Time after time I am asked "How do we have to price our cabinets?" The short answer is to maximize profit, of course. To be able to do so, we have to know our costs, and that is where the problem appears to be.

Material costs can reasonably be well established as long as they are calculated by the job and allow for waste. While labor costs can be readily seen as a percentage of sales over a given period, knowing those costs specifically by the job is somewhat more daunting. Knowing the labor costs prior to pricing the job is where the problem lies. To make things worse it must also be ascertained as to what percentage of sales our overhead is.

Once we know all that, we can decide how much profit we wish to make only to find that the customer does not want to pay the price asked.

Old formulas don't work

Historically I am talking several decades ago pricing used to follow the rule of a third for material, a third for labor and a third for profit. This profit, being gross profit, is comprised of both overhead costs and profit. The benefit of such a ratio between the various cost factors is that it provides us with a benchmark as to what our industry is doing.

For reasons of computerization, automation and others, this formulation no longer applies, but needs to be updated. Another reason is that our market is far more complex than several decades ago. The question then becomes: Can we establish benchmarks for our market today taking into account this new paradigm?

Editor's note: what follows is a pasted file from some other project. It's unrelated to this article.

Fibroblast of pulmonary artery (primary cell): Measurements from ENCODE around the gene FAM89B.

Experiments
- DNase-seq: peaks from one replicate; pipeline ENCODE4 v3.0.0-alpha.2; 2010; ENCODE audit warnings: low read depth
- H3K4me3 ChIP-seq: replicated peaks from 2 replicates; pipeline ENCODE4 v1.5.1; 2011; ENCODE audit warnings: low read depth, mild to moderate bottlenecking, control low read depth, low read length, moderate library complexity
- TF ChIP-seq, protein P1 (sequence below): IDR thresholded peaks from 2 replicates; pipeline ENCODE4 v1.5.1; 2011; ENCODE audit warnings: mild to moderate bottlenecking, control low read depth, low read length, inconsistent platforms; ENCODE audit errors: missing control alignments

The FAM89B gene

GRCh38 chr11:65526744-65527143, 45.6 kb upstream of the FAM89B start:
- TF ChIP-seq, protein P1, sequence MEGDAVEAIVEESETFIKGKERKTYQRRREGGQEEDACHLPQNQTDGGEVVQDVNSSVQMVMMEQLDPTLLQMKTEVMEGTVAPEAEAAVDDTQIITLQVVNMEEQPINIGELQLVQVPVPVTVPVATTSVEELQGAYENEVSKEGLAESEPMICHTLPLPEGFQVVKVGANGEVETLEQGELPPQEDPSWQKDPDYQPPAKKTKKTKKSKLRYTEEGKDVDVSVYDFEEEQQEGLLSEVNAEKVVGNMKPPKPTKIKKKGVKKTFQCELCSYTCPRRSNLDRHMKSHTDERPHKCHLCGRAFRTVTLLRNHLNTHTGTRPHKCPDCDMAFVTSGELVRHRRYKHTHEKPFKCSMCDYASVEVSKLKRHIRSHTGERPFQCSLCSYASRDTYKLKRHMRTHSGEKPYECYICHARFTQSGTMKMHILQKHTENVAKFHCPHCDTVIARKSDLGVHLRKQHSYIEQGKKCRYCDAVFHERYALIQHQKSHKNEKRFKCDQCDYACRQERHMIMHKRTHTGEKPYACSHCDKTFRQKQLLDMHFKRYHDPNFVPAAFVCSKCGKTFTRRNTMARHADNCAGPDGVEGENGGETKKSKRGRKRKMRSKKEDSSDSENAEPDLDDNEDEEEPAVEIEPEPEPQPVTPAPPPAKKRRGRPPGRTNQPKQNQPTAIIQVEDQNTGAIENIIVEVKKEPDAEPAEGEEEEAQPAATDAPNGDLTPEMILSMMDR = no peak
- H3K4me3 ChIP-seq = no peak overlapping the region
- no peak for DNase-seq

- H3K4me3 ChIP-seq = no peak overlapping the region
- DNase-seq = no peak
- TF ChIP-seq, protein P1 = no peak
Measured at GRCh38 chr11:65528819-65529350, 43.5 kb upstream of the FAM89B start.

Today's pricing paradigm

To go back to our initial statement as to how to price, let us be cognizant of the fact that the price for goods sold is a reflection of the perceived value the customer has of the goods. The cost to provide this value is ours, and it is real. As such, the relationship between cost and price is purely based on perceptions and not on anything "real." This, in essence, is the difficulty in establishing a price for many goods sold in today's marketplace.

My experience with the custom cabinet industry is such that many of you sell yourselves short by not understanding this new paradigm. The selection of what to sell and to whom to sell it is the determination to be made for a successful business. To decide what value the customer is looking for is the task to be undertaken.

In addition to the above, the costs of each custom job must be known, if not before then certainly after the event, so that these costs can be examined. It is not good enough, even if the effort seams futile and described as "water under the bridge," to avoid checking the costs of work done. The learning from such a task is of great value for the continuous health of any business.

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